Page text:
bulletBruck et al. interviewed three year old children who had just visited the doctor. No genital or anal touching was involved. Immediately after the exam, the children were interviewed, using anatomically correct dolls. They were asked "Did the doctor touch you here?". 50% of the children incorrectly answered yes! 3
bulletBruck & Ceci describe a girl aged three years, six months who was examined by a pediatrician. Immediately after the exam, she was interviewed and correctly stated that the doctor had not touched her genitals or buttocks. She was shown a doll and given a direct request: to show how the doctor had touched her genitals and buttocks. She again correctly denied that it happened. 3 days later, she was re-interviewed, given the doll and asked to demonstrate everything that happened during the exam. She inserted a stick into the vagina of the doll and said that the doctor had done that to her; upon further questioning, she recanted, saying that the doctor had not done that. 3 days later, she was again re-interviewed and asked to show her father what the doctor had done. "...she hammered a stick into the doll's vagina and inserted a toy earscope into the doll's anus." Asked again whether it had really happened, she said "Yes it did." The father and interviewer tried to convince her that the doctor would not do these things, but she tenaciously stuck to her story. 4

Since a typical MVMO investigation might have involved interviews of 100 children, one might conclude from the Saywitz study that an average of three would disclose nonexistent vaginal abuse and six would disclose nonexistent anal abuse in response to a simple direct question. One direct question to each child would generate 9 false charges per 100 children! This would probably be sufficient "evidence" to send the entire staff of a day-care center to jail for decades.

Ceci and Huffmann published an article in the Journal of the American Academy of Child and Adolescent Psychiatry in 1997-JUL. They found that pre-school children (three and four years old) can be easily led to believe that imaginary events are true. Children of school age (five and six year old) are more resistant to suggestibility than younger children. When asked leading questions, the younger children were quite likely to report events that never happened. Repeated questioning led a greater likelihood of the children believing that the false memories were real. They often related detailed and convincing stories of non-existing events.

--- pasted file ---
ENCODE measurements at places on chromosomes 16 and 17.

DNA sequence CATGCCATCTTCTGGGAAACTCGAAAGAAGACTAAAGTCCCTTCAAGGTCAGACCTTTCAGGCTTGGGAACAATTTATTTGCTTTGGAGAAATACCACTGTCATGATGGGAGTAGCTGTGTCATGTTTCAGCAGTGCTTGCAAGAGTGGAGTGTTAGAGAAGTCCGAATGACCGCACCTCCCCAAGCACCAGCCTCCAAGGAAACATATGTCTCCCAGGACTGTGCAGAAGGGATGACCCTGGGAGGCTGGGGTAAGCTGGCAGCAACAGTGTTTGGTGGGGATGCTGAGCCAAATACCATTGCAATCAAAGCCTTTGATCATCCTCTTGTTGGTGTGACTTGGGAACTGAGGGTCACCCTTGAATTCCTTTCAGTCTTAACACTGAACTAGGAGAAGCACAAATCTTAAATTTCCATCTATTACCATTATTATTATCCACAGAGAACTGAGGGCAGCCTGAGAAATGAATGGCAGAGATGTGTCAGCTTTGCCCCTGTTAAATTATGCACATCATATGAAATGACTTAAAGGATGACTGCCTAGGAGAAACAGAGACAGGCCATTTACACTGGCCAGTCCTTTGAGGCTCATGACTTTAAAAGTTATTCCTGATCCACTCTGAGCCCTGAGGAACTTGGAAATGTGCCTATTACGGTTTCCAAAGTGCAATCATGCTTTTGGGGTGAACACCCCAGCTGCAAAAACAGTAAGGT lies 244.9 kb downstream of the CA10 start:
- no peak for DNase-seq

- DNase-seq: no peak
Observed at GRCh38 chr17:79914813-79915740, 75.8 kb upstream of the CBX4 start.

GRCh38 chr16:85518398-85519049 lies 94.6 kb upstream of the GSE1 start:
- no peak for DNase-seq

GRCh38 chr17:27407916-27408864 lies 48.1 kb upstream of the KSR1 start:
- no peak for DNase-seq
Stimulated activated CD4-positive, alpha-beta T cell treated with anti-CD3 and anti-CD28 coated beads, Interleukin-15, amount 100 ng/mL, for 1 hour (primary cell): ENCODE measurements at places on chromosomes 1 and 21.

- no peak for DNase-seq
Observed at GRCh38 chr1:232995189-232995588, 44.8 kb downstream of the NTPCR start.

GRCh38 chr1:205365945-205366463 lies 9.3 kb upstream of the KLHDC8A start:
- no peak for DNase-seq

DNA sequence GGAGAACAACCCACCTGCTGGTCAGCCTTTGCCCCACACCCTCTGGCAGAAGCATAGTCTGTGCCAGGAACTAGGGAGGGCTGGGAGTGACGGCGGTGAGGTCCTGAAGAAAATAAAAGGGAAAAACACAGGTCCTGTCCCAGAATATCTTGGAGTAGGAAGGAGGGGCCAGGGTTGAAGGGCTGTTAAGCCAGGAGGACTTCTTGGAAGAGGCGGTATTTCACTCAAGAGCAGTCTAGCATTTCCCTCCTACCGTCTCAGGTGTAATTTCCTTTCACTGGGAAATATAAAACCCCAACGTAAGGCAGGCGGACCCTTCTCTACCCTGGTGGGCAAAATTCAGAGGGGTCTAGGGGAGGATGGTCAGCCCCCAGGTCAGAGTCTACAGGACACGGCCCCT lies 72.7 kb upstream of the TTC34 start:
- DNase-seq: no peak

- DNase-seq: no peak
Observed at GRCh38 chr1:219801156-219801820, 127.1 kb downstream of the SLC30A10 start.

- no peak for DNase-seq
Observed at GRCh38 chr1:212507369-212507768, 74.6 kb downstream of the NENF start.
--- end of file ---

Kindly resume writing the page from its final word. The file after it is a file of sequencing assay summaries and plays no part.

Debra Ann Poole of Central of Michigan University studied 114 children, ranging in age from three to eight. She had them perform some simple science experiments with a man called "Mr. Science." When interviewed after the session, children recalled the events correctly. Three months later, their parents were given stories to read to their children which described the events that the children participated in, and some that they had not. For example, they were told that a wet wipe was put in their mouth. 35% of the children reported the fictitious events as having happened to them, in a later interview. 5,6

Another study was designed to show the power of repeat questioning. "...preschool children were asked, weekly, about a fictitious event, and by the 10th week, more than half not only reported that it had happened, but filled in details." 6

Professionals who deal with children (psychologists, social workers and judges) were shown video tapes of the children describing both real and imaginary events that they remembered. When asked to tell which children were describing real events which were relating imaginary events, the adults did no better than chance. On the other hand, the researchers found that children could give accurate answers if interviewed properly - with non-repeated, general, and non-leading questions.

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References cited:

  1. SJ Ceci & M. Bruck, Jeopardy in the Courtroom: A Scientific Analysis of Children's Testimony, American Psychological Association (1995)
  2. Ibid., P. 170-171
  3. Ibid., P. 172-173
  4. Ibid., P. 178
  5. "Your kids: Memory of nothing?," York Daily Record, 2001-JUN-25. The study was described in the Journal of Experimental Psychology: Applied
  6. Tamar Lewin, "Above expectation: A child as witness," The New York Times, 2002-JUL-28, Section 4, Page 3.
  7. Alan Samson, "Five-year-olds and the Truth", The Dominion, Wellington, New Zealand, 1996-MAY-28, P. 9.

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Copyright © 1997 and 1999 to 2004 incl., by Ontario Consultants on Religious Tolerance
Latest update: 2004-JUL-29
Author: B.A. Robinson